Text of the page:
Yes, it's as surprising as it is beautiful.

A Reversal On Carbs<---click to read

My Thoughts:  No shit, really?

Dr Bill Davis on Fish Oil

Fish oil: What's the difference?

Ultra-purified, pharmaceutical grade, molecularly distilled. Over-the-counter vs. prescription. Gelcap, liquid, emulsion.

There's a mind-boggling variety of choices in fish oil today. A visit to any health food store, or any "big box" store for that matter, will yield at least several, if not dozens, of choices, all with varying and often extravagant claims of purity and potency.

So what's the real story?

Given the analyses conducted over the years, along with my experience with dozens of different preparations, I believe that several conclusions can be reached about fish oil:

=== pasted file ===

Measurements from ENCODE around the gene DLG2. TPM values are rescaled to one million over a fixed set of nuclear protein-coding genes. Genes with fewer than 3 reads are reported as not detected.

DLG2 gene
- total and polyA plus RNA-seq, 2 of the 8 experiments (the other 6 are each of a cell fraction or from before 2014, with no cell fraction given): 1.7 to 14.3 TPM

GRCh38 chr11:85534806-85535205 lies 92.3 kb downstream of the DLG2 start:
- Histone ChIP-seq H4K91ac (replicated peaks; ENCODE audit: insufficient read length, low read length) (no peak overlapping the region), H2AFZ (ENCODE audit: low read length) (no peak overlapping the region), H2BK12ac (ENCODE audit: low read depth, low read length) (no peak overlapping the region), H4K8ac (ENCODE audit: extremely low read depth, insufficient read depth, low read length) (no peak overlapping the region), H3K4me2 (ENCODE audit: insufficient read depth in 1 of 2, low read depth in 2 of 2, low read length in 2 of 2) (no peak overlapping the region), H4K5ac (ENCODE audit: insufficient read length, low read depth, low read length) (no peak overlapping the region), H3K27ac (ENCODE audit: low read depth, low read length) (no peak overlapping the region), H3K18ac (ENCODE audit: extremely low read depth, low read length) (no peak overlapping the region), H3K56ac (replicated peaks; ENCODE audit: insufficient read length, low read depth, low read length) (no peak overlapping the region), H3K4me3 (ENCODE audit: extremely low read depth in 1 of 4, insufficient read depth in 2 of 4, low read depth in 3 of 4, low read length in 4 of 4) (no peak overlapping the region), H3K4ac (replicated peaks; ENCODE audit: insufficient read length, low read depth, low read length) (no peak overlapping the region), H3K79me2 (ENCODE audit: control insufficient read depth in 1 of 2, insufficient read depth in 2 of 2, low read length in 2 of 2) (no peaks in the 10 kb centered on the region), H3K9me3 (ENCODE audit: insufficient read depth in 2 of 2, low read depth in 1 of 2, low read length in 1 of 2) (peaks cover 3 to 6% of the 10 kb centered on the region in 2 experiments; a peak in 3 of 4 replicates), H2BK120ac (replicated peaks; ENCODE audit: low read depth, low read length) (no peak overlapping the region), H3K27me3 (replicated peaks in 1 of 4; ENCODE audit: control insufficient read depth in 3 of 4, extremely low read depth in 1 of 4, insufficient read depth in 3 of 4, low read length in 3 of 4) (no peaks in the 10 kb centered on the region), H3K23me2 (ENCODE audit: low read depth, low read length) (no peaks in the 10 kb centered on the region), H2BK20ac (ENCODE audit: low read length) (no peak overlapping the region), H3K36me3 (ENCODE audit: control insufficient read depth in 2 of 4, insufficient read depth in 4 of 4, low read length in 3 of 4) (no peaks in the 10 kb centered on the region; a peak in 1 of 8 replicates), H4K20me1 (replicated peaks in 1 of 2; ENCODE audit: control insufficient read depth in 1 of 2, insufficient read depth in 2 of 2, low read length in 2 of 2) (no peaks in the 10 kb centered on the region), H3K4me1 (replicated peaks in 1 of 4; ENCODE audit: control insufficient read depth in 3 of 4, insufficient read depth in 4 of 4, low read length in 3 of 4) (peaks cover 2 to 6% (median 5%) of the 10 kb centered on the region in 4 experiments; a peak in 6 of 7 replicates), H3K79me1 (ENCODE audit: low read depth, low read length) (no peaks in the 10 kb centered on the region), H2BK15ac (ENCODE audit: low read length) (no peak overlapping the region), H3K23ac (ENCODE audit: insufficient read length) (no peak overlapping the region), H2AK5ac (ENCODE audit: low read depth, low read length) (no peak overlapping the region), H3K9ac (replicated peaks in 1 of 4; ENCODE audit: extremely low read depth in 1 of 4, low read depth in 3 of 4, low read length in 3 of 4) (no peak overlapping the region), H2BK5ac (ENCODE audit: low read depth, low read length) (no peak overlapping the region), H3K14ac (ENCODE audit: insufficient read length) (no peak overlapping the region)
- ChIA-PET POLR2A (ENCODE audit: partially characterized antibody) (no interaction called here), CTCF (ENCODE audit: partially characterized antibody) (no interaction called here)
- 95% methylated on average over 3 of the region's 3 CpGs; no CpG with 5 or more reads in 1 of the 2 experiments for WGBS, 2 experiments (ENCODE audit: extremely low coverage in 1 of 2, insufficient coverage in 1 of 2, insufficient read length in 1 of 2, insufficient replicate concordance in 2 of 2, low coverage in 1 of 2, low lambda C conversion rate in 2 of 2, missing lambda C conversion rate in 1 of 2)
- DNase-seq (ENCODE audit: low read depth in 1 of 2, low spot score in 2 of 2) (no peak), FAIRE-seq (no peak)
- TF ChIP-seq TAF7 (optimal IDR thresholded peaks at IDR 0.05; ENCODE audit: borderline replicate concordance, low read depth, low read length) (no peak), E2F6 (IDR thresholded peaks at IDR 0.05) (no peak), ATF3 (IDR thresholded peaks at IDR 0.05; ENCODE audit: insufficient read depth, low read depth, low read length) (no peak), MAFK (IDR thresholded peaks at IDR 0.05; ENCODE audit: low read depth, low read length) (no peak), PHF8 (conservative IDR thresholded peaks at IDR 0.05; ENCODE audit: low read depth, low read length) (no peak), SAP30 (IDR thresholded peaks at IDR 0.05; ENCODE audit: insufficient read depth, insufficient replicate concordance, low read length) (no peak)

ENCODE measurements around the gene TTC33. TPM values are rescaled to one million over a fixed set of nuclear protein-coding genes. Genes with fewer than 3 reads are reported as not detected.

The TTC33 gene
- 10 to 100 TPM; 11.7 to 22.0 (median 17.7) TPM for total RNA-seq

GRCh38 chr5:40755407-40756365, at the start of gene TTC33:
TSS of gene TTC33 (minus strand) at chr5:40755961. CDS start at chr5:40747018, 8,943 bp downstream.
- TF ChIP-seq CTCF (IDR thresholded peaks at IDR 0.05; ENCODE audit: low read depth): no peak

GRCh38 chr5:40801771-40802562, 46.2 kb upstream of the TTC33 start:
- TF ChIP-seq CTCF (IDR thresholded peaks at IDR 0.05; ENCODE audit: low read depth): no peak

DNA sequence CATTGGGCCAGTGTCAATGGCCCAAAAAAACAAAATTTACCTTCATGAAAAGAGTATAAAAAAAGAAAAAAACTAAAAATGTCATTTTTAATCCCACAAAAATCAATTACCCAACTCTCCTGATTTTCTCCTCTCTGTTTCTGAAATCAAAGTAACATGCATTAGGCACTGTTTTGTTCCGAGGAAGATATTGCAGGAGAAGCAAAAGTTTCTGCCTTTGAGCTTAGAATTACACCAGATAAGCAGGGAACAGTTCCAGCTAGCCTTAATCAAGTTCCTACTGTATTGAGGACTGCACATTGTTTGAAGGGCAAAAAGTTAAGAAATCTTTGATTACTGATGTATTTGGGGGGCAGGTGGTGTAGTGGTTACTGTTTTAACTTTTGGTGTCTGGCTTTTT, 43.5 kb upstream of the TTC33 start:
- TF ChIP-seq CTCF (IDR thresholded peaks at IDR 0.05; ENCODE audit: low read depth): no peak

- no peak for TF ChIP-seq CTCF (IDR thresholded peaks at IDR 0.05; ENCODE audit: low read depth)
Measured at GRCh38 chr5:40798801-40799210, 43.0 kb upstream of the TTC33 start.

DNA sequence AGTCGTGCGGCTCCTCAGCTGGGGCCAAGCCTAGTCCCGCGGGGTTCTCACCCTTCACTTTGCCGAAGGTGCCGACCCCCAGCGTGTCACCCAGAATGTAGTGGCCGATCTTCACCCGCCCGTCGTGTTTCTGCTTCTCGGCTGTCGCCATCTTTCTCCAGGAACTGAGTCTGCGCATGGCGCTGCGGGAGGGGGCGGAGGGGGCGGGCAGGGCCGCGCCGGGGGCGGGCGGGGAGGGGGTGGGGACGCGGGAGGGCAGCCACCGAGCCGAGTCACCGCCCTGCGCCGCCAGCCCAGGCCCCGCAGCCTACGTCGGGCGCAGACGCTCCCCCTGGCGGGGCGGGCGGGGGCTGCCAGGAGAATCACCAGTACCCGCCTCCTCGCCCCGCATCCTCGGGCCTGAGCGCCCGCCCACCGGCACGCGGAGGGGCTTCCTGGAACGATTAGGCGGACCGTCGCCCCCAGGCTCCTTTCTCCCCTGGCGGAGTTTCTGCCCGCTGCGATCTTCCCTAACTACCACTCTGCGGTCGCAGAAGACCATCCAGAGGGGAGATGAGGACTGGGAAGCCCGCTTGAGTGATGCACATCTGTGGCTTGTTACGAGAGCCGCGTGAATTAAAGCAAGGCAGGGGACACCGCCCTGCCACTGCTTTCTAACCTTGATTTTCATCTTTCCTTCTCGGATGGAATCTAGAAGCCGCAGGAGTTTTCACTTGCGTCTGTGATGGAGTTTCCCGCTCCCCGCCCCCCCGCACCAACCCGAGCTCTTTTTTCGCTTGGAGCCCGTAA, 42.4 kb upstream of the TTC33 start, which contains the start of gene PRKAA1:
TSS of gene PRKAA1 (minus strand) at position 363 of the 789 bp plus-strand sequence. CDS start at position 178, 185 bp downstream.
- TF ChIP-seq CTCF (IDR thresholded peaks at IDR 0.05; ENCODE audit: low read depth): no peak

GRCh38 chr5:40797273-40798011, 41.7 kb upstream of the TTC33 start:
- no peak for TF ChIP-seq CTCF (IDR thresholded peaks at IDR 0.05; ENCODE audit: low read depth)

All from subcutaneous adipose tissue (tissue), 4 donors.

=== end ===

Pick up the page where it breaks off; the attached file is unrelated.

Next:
Fish oil is free of contamination with mercury, dioxin, PCBs, or furans. To my knowledge, only one fish oil preparation has been found to have a slight excess of PCBs. (This is different from cod liver oil that has been found by one source to have a slight excess of PCBs.)

Oxidative breakdown products differ among the various brands. Consumer Lab (http://www.consumerlab.org/), for instance, has found that several widely available brands of fish oil contained excessive oxidative breakdown products (TOTOX). You can perform you own simple test of oxidative breakdown products: Sniff it. Your fish oil should pass the "sniff test." High quality fish oil should smell non-fishy to lightly fishy. Rancid fish oil with excessive quantities of oxidative breakdown products will smell nasty fishy.